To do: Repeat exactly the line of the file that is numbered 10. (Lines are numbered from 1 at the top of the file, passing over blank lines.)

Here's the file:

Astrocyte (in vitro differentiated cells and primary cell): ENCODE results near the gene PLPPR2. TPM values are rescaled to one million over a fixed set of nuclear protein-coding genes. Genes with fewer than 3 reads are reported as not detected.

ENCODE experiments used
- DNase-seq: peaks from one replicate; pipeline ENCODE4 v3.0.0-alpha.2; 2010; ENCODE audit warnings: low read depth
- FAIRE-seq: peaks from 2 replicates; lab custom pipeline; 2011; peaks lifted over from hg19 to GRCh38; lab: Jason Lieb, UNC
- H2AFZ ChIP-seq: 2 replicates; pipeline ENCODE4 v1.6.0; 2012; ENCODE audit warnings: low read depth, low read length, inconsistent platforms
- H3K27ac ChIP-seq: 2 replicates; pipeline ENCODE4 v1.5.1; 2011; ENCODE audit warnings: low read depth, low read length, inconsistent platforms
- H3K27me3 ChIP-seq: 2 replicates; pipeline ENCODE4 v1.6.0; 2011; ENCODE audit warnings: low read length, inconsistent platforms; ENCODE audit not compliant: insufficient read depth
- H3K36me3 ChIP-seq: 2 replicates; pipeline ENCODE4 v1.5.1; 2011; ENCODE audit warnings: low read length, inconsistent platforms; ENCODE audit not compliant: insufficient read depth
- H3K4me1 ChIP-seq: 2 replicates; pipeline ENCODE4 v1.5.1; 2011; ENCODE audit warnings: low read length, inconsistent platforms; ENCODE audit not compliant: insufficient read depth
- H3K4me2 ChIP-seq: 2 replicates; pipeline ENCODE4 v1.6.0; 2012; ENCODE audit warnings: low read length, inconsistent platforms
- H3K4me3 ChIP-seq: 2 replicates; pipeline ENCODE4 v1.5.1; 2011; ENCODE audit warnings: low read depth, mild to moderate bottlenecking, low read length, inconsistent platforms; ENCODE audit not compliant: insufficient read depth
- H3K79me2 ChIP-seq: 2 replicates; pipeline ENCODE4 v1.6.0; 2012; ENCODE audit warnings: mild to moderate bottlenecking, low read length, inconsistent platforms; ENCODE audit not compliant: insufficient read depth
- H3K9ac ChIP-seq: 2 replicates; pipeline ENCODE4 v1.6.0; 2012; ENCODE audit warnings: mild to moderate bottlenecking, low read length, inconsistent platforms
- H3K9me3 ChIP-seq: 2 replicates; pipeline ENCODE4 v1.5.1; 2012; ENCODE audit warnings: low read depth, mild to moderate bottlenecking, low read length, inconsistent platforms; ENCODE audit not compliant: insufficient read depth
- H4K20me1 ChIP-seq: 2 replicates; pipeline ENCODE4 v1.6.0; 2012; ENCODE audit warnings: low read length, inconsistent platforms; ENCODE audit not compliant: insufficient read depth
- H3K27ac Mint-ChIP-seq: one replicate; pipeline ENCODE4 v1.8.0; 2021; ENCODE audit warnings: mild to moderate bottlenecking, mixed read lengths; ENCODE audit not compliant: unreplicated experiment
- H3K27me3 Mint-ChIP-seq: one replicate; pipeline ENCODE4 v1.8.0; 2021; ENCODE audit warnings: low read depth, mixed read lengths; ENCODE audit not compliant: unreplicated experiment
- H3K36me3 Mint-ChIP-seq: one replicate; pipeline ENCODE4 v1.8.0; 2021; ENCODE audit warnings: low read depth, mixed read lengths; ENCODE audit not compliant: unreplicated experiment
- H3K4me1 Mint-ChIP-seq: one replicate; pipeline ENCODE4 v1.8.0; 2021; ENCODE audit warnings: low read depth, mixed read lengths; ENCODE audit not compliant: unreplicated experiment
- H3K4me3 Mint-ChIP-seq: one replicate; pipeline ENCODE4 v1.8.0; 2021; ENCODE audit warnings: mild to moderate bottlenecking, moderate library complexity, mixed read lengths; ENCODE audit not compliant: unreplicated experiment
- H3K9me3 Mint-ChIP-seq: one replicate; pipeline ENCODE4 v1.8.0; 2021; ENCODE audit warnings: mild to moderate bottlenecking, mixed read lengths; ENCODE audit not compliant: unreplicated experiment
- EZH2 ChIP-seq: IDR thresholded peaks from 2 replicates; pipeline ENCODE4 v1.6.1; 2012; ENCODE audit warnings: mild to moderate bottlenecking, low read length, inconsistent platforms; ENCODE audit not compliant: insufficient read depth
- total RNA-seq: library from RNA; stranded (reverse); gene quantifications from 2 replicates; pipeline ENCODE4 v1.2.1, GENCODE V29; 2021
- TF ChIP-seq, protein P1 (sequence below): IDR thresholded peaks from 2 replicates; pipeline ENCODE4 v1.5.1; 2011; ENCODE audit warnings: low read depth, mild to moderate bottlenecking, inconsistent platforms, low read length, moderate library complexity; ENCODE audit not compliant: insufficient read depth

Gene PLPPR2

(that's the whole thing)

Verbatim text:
- H3K4me2 ChIP-seq: 2 replicates; pipeline ENCODE4 v1.6.0; 2012; ENCODE audit warnings: low read length, inconsistent platforms